The present study was focused on the amount ingested when fibre sources are offered and whether there is an influence on gastric health.
In total 170 weaned pigs (bw: 27.0±2.79 kg) were housed individually and had free access to water. A commercial pelleted diet (ME: 13.5 MJ/kg as fed, XP: 17.2/16.8/15.9 %, XF: 3.8-4.4 %) was fed in three phases.
Eight groups were formed in which different types and amounts of additional crude fibre source were offered:
- control (C)
- 15 g straw (S)
- 15, 50, 100 g straw (S+)
- 15, 50, 100 g straw pellets (SP)
- 10, 30, 50 g palm kernel meal (P)
- 30, 75, 100 g palm kernel meal (P+)
- 100, 175, 200 g whole plant corn silage (CS)
- 200, 400, 600 g whole plant corn silage (CS+) in the respective phase.
Wet sieve analysis of the pelleted diet was performed. Feed intake of fibre source was recorded over the whole fattening period. After feed was withheld overnight pigs were slaughtered (after leaving farm) at the end of fattening (bw: 121±3.88 kg) and stomachs were examined. The mucosa of the pars nonglandularis was scored macroscopically with a five-step scoring system.
The fraction of particles >1.00 mm was 38.1, 39.1 or 28.7 % and the amount of particles smaller than 0.20 mm reached 29.9, 31.2 or 39.2 % in the diet of 1st, 2nd or 3rd phase of fattening.
During the entire fattening period the intake of fibre sources (S/S+/SP/P/P+/CS/CS+) varied with 0.410/0.632/1.79/1.23/1.74/5.79/8.59 kg as fed.
Compared to the total offered amounts, the consumption of fibre source reached 26.0/8.67/24.2/31.5/21.2/32.7/17.6 %.
Especially in SP the amount consumed varied highly. No single animal in any group ingested more than 57 % of the offered fibre source. Independent of the groups and the fibre consumption, 95 % of the animals were affected by marked stomach lesions (erosion, ulceration).
The uptake of corn silage was highest compared to the other fibre sources indicating that palatability influences the amount of ingested roughage. There was no prophylactic effect of roughages on gastric health.
This investigation did not indicate any desired effect of fibre source or amount of consumption on gastric health. When there are large amounts of fine particles in the diet the additional offer of roughage cannot prevent the deficiency in gastric health.
Swine Helicobacteriosis: Injuries in Stomachs of Piglets
Poster session by R. L. Silveira and colleagues from Fluminense Federal University, and several other Brazilian universities.
Gastric ulcer is a major cause of sudden death in swine, being multifactorial, involving animals raised intensively and confined. Helicobacter suis has been linked to this disease, thus becoming a major problem for pig farmers and industry. The aim of this study was to relate the pathological findings of subclinical gastric lesions that occur naturally in piglets, with the presence or absence of Helicobacter spp.
Forty-eight piglets were studied, with an average weight of 33 kg and average of 78 days old, acquired in a commercial farm, which after slaughter have had their stomachs collected and evaluated. Samples of aglandular, and glandular anatomical regions were collected for histopathologic and immunohistochemical evaluation.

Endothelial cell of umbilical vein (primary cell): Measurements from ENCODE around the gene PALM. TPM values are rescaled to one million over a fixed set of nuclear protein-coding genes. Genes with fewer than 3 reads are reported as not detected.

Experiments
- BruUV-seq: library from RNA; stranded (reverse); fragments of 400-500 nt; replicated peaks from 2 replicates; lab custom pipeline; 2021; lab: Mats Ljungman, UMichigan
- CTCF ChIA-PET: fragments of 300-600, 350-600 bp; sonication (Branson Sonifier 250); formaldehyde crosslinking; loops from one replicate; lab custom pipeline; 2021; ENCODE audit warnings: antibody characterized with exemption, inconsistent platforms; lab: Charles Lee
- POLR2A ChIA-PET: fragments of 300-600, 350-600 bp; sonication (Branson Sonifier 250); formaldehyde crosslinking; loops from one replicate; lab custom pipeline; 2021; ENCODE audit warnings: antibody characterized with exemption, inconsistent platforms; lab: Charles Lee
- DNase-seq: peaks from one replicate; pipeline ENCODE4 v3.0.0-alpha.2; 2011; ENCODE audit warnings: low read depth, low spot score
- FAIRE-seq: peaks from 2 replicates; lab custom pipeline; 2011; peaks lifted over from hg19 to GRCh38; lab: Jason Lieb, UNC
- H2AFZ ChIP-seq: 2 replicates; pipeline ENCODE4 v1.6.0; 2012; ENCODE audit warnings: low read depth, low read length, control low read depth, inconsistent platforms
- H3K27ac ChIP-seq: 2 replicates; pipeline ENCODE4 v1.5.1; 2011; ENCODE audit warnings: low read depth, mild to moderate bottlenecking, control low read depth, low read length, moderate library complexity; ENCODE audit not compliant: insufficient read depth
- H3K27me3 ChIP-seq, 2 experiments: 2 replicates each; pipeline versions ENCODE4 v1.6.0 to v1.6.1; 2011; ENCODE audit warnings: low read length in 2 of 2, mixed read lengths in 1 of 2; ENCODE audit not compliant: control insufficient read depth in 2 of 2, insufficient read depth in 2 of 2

Macroscopically, 34 (70.83%) animals had lesions on an aglandular region, while 14 (29.17%) had nothing. Microscopically, 44 animals (91.66%) showed parakeratosis. Of these, 22 were discreet, 20 moderate and two severe.
In the glandular region in 41 (85.4%) animals, there was a change in at least one of the three regions, and only seven animals (14.6%) showed no change in any of the three. The lesions were higher in the antral and cardia regions, followed by the fundus.
In relation to immunohistochemistry, 21 animals were negative in all areas, 24 positive in at least one, and none were positive in all.
The findings showed a relationship with the bacteria, and its immunostaining not associated with gastric lesions in certain regions demonstrates its saprophytic and opportunistic character.
Fusobacterium gastrosuis: New Species Prevalent in Pigs with Gastric Ulcers
A poster presentation by F Haesebrouck and colleagues from Ghent University and Université de Liège, Belgium stated that Helicobacter suis may play a role in gastric ulcer disease, possibly by affecting gastric acid secretion and by modifying the composition of the gastric microbiota.
In a recent metagenomics study, an unidentified Fusobacterium sp. was present in higher numbers in the stomach of H. suis infected than non-infected pigs.
Sixty stomachs from 6-8 months old pigs and adult sows were collected in slaughterhouses. Swabs were taken from each stomach region and streaked agar plates. After anaerobic incubation during 3 days, 9 isolates of a putative new Fusobacterium sp. were obtained. All isolates originated from pigs with ulcers.
Seven isolates were obtained from the pars esophagea, one from the cardia and one from the antrum. All isolates were phenotypically and genotypically characterized.
The 16S rRNA gene sequence showed 96% similarity with F. mortiferum and 95% with F. necrogenes, its closest phylogenetic neighbours.
The novel species, for which we propose the name Fusobacterium gastrosuis, can be clearly differentiated from its nearest phylogenetic neighbours.
Whole-genome sequencing and quantification of colonization levels in a larger number of animals are currently being performed. This, as well as experimental infection studies, should allow to obtain better insights in the potential role of this microorganism in the development of gastric pathologies in pigs, since most known Fusobacterium species are indeed considered to be pathogens.